Equity markets worldwide plunged on the news of Great Britain39s vote to leave the European UnionmdashGetty ImagesThomas Lohnes

Equity markets worldwide plunged on the news of Great Britain's vote to leave the European Union.—Getty Images/Thomas Lohnes

The Brits revolt...and we're all hit in the pocketbook

Look before you leap is a maxim that may not have been given much heed when British citizens voted to separate their country from the European Union after 40-odd years, in the process sending world financial markets into turmoil and delivering yet another jolt to millions of IRAs, 401(k)s, and other savings/retirement plans that saw an estimated $3  trillion in value vanish in a day.

The pain continued into the following trading week, and though the markets recovered over the next couple of weeks, the uncertainty and volatility related to Brexit may well go on for many months, or even for the two years it supposedly will take for negotiating the legalities and for the separation to become final.

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The Brexit vote, to a large extent, mirrored the situation in our own country: widespread disenchantment, distrust, and anger at the failings of government, real and perceived, and ambitious politicians capitalizing on that dissatisfaction through carefully orchestrated campaigns of misinformation and promises on which they can’t deliver.

This bright red bus toured Great Britain promoting one of the promises of the Brexit campaign that may prove not factual.—Getty Images/Ian Forsyth

Within a couple days post-election, well over a million Brits had signed petitions for a redo on the vote (unlikely, leaders say), including many who had enthusiastically voted for the exit — particularly after the politicians who’d ballyhooed the separation started hedging on the grandiose promises they’d made.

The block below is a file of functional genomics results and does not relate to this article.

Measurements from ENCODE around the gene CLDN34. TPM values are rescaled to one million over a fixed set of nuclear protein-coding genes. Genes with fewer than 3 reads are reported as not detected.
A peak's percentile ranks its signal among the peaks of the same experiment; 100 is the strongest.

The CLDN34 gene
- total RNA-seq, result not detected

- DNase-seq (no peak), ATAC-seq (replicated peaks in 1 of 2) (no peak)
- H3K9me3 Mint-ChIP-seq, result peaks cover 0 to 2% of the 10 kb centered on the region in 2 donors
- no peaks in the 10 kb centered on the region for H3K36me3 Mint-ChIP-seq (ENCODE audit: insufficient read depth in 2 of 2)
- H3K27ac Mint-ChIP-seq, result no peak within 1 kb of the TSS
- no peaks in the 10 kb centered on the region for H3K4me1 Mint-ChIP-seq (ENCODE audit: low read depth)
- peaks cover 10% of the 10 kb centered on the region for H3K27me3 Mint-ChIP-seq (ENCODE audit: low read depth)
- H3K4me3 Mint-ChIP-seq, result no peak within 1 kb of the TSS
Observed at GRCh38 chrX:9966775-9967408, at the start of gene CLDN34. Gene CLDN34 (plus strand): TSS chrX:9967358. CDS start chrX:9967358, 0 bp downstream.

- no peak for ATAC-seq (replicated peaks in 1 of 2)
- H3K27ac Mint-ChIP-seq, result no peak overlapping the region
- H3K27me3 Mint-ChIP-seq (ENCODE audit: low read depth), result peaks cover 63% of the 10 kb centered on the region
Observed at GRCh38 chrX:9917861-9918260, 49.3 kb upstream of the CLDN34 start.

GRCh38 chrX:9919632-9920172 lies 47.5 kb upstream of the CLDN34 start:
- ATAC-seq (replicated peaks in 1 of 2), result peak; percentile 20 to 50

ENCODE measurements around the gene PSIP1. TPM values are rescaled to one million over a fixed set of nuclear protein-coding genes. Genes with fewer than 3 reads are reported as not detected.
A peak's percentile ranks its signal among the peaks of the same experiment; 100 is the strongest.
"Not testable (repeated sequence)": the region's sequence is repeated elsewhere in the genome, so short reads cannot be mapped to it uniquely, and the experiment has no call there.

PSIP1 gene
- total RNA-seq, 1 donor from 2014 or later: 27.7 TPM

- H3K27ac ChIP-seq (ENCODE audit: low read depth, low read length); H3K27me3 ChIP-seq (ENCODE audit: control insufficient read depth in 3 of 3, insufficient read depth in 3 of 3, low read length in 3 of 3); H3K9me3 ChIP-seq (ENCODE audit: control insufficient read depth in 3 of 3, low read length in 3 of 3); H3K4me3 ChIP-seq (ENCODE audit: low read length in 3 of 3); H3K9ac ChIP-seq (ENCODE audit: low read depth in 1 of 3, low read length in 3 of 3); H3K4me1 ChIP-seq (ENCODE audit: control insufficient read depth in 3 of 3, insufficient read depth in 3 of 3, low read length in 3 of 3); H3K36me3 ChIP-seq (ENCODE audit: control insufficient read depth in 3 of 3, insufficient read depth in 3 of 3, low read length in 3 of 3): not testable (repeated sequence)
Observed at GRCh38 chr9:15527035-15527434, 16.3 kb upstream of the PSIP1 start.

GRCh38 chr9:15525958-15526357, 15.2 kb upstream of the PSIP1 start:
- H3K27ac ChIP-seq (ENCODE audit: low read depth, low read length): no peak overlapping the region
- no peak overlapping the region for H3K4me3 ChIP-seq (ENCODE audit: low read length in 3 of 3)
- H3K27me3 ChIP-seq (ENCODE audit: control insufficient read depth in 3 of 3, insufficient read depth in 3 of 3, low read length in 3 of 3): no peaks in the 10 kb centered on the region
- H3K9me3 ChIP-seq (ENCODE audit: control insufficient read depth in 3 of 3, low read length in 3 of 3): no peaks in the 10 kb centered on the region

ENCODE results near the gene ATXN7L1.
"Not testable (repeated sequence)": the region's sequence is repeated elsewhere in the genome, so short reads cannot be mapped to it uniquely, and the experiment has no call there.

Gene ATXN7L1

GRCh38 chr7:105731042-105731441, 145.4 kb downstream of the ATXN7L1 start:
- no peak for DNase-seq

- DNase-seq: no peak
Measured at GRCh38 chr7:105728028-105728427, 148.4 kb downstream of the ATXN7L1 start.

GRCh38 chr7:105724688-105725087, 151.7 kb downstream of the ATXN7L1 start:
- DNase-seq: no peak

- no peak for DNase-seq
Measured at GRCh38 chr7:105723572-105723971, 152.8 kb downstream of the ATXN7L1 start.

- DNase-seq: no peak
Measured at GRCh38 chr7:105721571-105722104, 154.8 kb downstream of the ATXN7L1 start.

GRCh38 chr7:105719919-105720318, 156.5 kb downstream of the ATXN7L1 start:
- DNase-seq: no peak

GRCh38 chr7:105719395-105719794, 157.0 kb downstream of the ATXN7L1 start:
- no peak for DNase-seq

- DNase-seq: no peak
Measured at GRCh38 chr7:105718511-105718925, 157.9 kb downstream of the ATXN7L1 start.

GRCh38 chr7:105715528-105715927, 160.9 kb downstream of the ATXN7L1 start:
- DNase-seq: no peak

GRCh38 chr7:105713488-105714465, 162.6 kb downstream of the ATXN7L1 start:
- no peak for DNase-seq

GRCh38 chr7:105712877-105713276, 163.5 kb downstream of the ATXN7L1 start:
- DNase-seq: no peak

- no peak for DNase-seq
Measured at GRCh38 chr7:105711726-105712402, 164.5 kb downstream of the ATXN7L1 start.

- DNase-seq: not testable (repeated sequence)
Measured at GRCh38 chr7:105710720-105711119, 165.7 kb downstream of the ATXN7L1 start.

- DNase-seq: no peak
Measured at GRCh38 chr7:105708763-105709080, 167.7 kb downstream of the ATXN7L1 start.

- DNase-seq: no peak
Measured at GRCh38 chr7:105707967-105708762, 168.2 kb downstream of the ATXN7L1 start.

Among them, a biggie: that by leaving the EU, England could save $350 million British pounds ($462.7 million U.S.) per week, which the separatist promoters said could help support the National Health Service and schools. After the vote, the backtracking began: Well, umm, probably not, it was a mistaken comment by a campaign worker, ever so sorry (immaterial that a huge red bus had toured the country, painted with a many-feet-tall sign, “We send the EU £350 million a week, let’s fund our NHS instead”).

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Another outcome proponents had promoted in their campaign was tighter control of national borders by no longer being bound by the EU’s open borders policy, the implication being that this would stem the massive inflow of immigrants into Great Britain. But as one leader put it, “If they’re expecting this will mean zero immigration, they’re going to be disappointed.”

This world-altering vote brings to mind a line from early day cowboy movies (paraphrasing a bit), “Politician speak with forked tongue,” and the equally cogent maxim, “Act in haste, repent at leisure.”  

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